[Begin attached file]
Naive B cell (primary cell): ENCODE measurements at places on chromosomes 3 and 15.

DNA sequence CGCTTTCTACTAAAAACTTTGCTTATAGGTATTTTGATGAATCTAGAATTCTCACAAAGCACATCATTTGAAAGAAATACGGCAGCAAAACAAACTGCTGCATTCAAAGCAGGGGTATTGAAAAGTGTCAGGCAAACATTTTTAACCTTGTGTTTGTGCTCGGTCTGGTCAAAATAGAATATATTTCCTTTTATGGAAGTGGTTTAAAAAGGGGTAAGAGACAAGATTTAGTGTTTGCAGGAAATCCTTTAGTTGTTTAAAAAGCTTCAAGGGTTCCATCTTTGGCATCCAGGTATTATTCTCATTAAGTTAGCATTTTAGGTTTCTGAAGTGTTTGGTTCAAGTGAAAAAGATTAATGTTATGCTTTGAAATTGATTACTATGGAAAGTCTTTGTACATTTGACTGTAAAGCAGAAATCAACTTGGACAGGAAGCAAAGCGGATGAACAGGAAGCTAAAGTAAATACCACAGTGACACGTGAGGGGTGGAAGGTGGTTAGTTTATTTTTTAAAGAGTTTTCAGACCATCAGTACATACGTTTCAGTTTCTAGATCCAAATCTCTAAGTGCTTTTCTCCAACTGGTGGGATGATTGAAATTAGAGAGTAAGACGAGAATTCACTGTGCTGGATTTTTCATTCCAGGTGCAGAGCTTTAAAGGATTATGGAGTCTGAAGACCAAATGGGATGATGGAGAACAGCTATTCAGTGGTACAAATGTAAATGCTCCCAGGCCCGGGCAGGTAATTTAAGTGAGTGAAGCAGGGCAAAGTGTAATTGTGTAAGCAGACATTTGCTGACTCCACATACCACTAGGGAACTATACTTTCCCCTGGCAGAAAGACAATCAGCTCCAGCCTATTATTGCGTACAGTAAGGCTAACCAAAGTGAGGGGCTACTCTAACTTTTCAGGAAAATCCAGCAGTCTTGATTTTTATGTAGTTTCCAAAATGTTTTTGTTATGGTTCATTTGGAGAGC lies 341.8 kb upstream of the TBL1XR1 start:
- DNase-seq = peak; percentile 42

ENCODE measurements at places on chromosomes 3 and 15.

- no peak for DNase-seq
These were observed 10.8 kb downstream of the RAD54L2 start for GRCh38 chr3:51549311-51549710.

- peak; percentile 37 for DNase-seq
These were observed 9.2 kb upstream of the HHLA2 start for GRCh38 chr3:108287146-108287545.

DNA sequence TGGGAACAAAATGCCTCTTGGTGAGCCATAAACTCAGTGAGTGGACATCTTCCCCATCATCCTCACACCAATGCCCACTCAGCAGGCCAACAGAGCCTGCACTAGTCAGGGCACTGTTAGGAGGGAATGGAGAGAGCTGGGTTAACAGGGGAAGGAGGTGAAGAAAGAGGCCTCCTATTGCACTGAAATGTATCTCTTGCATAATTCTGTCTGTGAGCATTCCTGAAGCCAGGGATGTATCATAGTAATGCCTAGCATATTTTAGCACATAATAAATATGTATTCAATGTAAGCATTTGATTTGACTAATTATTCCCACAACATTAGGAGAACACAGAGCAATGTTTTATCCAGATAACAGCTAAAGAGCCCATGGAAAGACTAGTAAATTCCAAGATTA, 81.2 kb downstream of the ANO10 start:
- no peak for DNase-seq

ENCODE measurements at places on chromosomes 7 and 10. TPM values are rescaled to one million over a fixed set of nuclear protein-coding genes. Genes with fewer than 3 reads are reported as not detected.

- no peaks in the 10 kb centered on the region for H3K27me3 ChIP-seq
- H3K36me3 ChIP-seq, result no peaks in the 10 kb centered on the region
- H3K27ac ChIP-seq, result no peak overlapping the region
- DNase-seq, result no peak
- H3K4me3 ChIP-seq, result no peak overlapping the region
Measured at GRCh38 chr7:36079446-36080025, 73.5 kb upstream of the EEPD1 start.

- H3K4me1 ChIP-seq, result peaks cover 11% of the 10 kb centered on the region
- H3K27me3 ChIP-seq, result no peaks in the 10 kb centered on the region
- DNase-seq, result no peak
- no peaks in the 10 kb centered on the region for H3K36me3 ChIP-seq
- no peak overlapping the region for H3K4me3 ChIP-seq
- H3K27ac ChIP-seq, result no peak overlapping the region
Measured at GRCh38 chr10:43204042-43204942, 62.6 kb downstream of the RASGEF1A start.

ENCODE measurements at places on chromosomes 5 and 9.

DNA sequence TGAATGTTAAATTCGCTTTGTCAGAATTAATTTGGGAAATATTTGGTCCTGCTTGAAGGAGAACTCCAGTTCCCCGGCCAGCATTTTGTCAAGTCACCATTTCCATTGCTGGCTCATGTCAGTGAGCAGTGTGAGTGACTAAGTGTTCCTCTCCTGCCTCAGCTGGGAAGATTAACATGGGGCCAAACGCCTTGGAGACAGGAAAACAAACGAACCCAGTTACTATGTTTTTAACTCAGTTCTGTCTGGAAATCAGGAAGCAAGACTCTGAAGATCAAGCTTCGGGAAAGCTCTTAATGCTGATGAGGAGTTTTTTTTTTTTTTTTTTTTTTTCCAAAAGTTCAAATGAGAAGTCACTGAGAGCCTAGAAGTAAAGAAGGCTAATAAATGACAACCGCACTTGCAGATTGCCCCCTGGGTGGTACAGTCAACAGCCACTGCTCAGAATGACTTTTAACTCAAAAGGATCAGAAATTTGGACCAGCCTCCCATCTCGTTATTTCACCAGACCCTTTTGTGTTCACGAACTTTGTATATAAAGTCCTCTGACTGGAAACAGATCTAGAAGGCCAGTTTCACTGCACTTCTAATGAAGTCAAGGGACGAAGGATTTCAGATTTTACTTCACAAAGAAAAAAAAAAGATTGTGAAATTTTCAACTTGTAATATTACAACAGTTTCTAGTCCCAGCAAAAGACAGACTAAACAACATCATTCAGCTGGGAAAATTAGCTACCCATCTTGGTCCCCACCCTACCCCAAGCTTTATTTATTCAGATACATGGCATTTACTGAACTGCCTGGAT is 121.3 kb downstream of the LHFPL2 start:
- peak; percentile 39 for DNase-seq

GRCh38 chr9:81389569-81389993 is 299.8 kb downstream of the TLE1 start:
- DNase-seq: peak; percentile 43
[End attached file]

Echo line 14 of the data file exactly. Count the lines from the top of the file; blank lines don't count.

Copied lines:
- H3K27ac ChIP-seq, result no peak overlapping the region